A simple undo-everything-in-the-current-user-session operation can be implemented by reinitializing the virtual engine environment 206 from the on-disk structures 104, 108. Step-by-step undo of selected operations requires that the list of operations be read and the last operation be undone by performing the opposite operation (for instance, Hide to undo Unhide, or resize smaller to undo resize larger). Since the list of operations stores the “before” state of the partition this is easily done.

Converting Partition Classes

In order to convert a primary partition to a logical partition, the primary partition must reside adjacent to an extended partition, or there must not be an existing extended partition 108 on the disk 106. If the primary partition is not notched, the partition must first be resized to add the notch, then the extended partition is created or changed to encompass the primary partition. Finally, the MBR entry for the primary partition is deleted and a corresponding EPBR entry is created in the extended partition for the newly converted logical partition. If the primary partition to be converted is the first partition on the disk 106, and starts one head from the beginning of the disk, the partition must be moved or resized to start one head after the beginning of the second cylinder on the disk so the extended partition starts at the beginning of a cylinder.

To convert a logical partition to a primary partition, the logical partition must be the first or last partition in the extended partition. The extended partition will simply be changed to no longer encompass the logical partition, the EPBR entry will be deleted and a corresponding entry will be created in the MBR for the newly created primary partition. If the logical partition occupied all available space in the extended partition, then the extended partition can also be deleted.

Summary

The present invention provides tools and techniques for manipulating virtual partitions in a virtual engine environment without necessarily committing each partition manipulation by actually modifying on-disk system structures. This has several advantages. It allows users to experiment with different manipulations in a safe and efficient manner. It allows systems according to the invention to optimize a sequence of operations by giving the system a more global view of what is to be done. It also allows users to collect operations into a batch list, which is then executed automatically without requiring additional user input at the end of each list entry. The present invention also integrates these virtual operations with existing tools and techniques such as those employed by the PartitionMagic 3.0 program, while expanding those tools and techniques by enhancing the user's ability to manipulate extended partitions and providing better support for remote partition manipulation.

Articles of manufacture within the scope of the present invention include a computer-readable program storage medium in combination with the specific physical configuration of a substrate of the program storage medium. The substrate configuration represents data and instructions which cause the computers to operate in a specific and predefined manner as described herein. Suitable storage devices include floppy disks, hard disks, tape, CD-ROMs, RAM, and other media readable by one or more of the computers. Each such medium tangibly embodies a program, functions, and/or instructions that are executable by the machines to perform partition manipulation substantially as described herein.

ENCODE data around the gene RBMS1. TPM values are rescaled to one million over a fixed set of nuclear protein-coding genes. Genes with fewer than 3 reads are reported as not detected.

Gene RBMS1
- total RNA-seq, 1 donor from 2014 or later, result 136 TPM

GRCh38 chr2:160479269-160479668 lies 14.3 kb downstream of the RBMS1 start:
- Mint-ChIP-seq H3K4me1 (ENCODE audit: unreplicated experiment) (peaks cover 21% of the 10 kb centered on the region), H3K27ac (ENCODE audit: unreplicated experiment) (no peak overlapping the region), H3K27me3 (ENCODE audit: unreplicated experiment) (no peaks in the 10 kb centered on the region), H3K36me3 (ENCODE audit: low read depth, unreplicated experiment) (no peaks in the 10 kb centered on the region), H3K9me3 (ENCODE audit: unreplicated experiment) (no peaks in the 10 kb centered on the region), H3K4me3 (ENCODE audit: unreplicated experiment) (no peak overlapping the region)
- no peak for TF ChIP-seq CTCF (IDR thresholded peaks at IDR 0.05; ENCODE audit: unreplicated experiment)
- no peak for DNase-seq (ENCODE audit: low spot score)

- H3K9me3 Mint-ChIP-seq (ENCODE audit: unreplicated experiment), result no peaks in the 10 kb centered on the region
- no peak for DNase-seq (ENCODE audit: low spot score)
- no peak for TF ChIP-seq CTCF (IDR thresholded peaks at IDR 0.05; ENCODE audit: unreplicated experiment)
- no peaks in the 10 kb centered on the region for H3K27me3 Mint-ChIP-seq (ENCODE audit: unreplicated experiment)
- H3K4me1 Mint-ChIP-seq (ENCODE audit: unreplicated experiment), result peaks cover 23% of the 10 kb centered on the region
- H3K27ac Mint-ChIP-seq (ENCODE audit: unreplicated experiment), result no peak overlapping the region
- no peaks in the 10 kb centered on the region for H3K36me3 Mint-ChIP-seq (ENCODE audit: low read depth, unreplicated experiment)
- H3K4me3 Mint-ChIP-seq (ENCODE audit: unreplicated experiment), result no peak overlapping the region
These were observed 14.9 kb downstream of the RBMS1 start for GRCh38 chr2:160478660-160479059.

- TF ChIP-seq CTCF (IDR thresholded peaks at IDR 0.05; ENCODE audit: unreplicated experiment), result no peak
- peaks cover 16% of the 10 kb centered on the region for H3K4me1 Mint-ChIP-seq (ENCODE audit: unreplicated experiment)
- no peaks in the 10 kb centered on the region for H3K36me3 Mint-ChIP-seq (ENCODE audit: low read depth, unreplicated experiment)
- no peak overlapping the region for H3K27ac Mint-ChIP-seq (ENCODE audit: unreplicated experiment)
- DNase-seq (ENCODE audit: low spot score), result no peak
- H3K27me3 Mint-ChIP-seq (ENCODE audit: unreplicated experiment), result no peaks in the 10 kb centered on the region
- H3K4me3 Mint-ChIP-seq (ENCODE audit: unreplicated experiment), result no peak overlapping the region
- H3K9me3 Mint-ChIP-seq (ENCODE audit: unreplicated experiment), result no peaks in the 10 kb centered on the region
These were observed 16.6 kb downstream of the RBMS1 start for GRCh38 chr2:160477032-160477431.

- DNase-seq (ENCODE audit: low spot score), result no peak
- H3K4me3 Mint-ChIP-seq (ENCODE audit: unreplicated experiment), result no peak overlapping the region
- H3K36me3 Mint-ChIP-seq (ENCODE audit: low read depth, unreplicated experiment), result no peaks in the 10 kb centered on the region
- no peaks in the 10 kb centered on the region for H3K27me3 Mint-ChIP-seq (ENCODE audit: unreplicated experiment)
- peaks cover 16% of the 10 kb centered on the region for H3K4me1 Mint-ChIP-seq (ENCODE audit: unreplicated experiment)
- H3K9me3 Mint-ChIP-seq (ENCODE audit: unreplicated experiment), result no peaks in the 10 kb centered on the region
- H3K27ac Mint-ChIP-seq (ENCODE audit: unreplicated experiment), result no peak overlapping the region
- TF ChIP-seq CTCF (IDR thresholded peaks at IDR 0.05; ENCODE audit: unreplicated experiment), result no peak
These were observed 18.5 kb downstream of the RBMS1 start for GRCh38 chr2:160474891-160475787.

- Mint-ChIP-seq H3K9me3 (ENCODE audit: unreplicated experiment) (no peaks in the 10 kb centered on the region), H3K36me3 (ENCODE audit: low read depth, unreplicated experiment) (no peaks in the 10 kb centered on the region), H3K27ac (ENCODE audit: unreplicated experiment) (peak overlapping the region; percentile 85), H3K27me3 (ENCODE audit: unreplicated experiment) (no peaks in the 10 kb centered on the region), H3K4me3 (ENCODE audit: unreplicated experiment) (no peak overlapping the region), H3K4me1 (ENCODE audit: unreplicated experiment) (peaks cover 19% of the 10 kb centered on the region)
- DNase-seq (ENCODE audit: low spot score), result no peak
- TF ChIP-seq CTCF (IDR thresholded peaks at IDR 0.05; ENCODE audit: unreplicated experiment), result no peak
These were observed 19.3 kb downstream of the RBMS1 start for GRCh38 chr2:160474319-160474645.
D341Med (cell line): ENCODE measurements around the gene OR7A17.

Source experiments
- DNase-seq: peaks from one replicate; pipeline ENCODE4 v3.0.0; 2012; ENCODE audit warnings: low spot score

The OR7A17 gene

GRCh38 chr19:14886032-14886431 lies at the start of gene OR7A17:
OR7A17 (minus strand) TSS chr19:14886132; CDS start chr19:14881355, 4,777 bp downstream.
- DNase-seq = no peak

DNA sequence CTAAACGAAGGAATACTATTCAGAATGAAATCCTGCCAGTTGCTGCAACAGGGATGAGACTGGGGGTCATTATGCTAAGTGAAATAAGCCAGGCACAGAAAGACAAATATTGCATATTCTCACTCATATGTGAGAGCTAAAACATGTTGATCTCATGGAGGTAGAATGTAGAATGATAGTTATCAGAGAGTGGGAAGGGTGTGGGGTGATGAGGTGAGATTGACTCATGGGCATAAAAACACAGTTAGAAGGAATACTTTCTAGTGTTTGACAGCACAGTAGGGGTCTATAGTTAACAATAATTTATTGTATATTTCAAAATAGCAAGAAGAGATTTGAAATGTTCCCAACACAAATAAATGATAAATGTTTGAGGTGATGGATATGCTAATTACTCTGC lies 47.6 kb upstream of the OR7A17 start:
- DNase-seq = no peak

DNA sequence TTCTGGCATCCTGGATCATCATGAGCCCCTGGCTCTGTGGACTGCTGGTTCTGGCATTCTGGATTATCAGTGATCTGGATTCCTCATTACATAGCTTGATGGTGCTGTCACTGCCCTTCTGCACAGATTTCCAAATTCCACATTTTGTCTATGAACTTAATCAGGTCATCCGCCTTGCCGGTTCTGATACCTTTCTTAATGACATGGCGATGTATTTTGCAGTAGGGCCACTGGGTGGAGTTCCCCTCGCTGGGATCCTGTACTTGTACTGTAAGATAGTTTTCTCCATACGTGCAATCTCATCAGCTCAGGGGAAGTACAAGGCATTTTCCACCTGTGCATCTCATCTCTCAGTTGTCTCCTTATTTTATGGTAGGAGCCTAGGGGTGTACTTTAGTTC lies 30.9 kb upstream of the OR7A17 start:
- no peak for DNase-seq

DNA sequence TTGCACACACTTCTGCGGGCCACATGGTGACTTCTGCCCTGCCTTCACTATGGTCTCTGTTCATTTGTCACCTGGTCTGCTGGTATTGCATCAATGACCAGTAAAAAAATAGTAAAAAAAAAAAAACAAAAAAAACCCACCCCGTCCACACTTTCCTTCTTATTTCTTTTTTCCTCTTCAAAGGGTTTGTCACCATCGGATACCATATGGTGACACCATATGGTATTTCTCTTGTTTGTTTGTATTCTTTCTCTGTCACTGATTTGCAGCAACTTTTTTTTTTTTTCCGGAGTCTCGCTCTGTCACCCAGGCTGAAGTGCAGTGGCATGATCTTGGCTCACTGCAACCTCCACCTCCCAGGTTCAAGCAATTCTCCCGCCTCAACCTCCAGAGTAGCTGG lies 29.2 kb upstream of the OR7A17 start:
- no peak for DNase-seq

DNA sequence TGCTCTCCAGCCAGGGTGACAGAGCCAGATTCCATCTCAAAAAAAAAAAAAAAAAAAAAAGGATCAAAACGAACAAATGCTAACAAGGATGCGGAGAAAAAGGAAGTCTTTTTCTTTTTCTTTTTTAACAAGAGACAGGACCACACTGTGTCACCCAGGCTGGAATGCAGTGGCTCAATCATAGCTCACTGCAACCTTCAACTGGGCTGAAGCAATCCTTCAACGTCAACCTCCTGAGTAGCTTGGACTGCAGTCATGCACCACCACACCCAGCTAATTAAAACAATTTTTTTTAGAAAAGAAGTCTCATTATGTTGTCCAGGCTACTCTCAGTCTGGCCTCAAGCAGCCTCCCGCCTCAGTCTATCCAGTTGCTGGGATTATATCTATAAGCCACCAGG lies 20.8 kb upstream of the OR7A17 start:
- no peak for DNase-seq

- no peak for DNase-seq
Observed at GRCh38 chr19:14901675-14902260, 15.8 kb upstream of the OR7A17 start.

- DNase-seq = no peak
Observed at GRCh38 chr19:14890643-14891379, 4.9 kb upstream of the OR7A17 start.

Although particular methods and signal formats embodying the present invention are expressly illustrated and described herein, it will be appreciated that system and configured program storage medium embodiments may be formed according to the signals and methods of the present invention. Unless otherwise expressly indicted, the descriptions herein of methods and signals of the present invention therefore extend to corresponding systems and configured storage media, and the descriptions of systems and program storage media of the present invention extend likewise to corresponding methods and signals.

As used herein, terms such as “a” and “the” and item designations such as “partition” are inclusive of one or more of the indicated item. In particular, in the claims a reference to an item means at least one such item is required. When exactly one item is intended, this document will state that requirement expressly.

The invention may be embodied in other specific forms without departing from its essential characteristics. The described embodiments are to be considered in all respects only as illustrative and not restrictive. Headings are for convenience only. The scope of the invention is, therefore, indicated by the appended claims rather than by the foregoing description. All changes which come within the meaning and range of equivalency of the claims are to be embraced within their scope.

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Classifications
U.S. Classification711/173, 711/112, 711/6, 707/E17.01
International ClassificationG06F17/30, G06F3/06
Cooperative ClassificationG06F3/0644, G06F3/0676, G06F3/0605, G06F3/0626, G06F17/30067
European ClassificationG06F3/06A4F6, G06F3/06A2A2, G06F3/06A2Z, G06F3/06A6L2D2, G06F17/30F